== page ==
If you work for a social impact organization, chances are your work involves moving people to action, enacting public policy, providing services, conducting research, changing public opinion, or some combination of these and other functions.
What good does it do our society if the powerful work you do is known to only a small cross section of the population? Or if the report you wrote about hunger or homelessness or healthcare access is read only by your Board of Directors?
If there is one thing the social impact sector must do more of it’s this: Tell your stories to a broader audience! That belief is what inspired me to start Impact Communications 20 years ago and I still believe it as wholeheartedly today.
As we wind down our 20th anniversary year, I want to challenge you to ask yourself these questions about your organization’s commitment to storytelling:
- Do you see your communications staff and fundraising communications staff as overhead? They are not. They play a pivotal role in advancing your mission. Let’s tell our funders and our donors that this is an investment we MUST have with EVERY project.
- How many of your foundation’s funders give you money not just to develop a program or conduct research, but ALSO to tell the world about it? Start including that expense in your proposals.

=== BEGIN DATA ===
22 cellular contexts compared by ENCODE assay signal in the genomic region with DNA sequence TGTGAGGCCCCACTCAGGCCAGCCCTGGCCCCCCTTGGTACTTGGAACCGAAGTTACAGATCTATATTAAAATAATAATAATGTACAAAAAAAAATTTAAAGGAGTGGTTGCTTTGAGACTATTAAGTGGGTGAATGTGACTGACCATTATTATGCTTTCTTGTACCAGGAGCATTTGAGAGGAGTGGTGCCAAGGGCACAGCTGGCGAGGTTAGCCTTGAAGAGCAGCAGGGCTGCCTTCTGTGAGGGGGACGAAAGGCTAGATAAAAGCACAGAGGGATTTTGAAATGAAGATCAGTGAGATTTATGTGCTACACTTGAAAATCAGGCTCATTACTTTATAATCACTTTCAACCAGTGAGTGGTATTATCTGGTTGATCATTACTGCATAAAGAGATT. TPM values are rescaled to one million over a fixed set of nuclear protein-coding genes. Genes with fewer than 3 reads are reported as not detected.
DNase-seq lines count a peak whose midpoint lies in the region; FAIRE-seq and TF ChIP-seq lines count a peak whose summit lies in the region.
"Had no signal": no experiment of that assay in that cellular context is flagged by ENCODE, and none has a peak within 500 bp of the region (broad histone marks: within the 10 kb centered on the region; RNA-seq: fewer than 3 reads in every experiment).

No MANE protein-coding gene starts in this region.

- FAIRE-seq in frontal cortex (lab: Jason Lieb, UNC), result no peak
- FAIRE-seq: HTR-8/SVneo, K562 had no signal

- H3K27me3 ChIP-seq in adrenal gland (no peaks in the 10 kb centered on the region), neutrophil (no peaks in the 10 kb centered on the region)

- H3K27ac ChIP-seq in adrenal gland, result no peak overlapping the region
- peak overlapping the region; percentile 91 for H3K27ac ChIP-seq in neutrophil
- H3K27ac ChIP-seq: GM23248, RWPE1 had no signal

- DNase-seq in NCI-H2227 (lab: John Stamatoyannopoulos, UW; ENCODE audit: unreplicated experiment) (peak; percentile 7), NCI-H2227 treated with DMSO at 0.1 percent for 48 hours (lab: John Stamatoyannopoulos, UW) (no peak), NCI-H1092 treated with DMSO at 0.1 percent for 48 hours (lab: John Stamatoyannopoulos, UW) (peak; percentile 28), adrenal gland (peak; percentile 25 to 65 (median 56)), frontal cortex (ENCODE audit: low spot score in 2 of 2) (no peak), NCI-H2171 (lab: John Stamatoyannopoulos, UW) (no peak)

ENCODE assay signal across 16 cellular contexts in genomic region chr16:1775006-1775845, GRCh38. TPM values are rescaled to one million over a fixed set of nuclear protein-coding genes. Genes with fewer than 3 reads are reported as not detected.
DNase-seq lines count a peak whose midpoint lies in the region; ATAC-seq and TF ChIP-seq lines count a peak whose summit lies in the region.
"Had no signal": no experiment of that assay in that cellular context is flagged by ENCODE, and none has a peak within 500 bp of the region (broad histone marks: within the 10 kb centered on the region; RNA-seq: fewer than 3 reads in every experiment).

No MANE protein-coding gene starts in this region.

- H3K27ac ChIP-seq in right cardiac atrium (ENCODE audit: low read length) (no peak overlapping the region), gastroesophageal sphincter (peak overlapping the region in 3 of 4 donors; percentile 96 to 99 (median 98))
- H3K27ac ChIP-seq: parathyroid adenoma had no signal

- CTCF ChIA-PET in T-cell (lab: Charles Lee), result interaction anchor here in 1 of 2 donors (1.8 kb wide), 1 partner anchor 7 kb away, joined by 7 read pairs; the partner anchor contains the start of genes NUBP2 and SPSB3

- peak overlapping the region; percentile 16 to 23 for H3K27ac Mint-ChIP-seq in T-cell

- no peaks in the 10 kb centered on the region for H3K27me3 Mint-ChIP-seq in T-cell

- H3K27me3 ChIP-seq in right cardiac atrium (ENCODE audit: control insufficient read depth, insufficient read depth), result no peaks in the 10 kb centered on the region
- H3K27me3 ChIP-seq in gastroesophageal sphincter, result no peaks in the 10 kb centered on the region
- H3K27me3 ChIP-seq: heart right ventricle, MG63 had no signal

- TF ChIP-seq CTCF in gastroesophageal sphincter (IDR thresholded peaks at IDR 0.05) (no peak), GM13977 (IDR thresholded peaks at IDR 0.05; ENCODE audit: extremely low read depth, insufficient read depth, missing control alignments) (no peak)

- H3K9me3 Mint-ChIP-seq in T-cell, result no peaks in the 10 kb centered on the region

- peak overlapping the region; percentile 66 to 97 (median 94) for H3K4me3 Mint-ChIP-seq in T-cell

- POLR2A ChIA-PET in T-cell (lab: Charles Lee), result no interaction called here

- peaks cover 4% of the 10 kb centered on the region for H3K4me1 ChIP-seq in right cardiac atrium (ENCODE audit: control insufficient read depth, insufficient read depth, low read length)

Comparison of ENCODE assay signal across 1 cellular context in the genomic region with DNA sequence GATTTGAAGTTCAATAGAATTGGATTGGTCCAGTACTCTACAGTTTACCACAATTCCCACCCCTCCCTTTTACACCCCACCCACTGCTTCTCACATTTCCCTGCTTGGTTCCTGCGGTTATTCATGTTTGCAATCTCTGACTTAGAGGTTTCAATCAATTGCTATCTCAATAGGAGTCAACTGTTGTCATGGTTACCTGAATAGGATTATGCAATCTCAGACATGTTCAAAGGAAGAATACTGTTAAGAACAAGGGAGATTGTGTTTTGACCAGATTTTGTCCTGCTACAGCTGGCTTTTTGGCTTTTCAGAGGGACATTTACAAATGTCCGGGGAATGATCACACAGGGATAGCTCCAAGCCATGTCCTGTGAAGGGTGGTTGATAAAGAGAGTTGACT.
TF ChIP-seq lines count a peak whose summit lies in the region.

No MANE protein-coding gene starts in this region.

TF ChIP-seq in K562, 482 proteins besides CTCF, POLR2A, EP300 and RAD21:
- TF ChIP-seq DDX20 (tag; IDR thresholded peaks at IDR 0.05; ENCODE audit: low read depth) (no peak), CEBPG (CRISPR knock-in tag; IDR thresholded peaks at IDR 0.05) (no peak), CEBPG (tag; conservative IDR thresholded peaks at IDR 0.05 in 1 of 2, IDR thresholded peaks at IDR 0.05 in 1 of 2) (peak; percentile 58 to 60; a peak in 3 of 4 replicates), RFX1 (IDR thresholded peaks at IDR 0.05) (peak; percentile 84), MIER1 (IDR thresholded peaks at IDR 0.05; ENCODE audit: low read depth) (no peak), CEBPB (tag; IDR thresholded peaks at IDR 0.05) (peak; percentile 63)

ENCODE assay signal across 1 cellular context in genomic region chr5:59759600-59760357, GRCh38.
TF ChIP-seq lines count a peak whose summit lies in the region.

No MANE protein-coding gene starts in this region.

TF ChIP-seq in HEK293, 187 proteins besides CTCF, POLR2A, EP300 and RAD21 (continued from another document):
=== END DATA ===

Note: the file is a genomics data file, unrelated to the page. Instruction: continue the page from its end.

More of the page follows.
- Does your programmatic staff find it burdensome to talk with fundraising and communications staff; to share stories and images from the field and invest time in content development? If so, you have to change this from the top and ensure that storytelling is valued by everyone. Not just because it pays their salary, but because it’s part of the social change.
- Do your Board members roll their eyes every time you mention fundraising or outreach? It’s time to train your Board members in communications and fundraising storytelling as an essential part of their role as leaders of the organization.
The truth is, fundraising and communications teams are essential to the advancement of your mission . . . because stories move people to action and action moves your mission forward.
For more inspiration on this topic, check out this article from Stanford Social Innovation Review.
– Kathy Swayze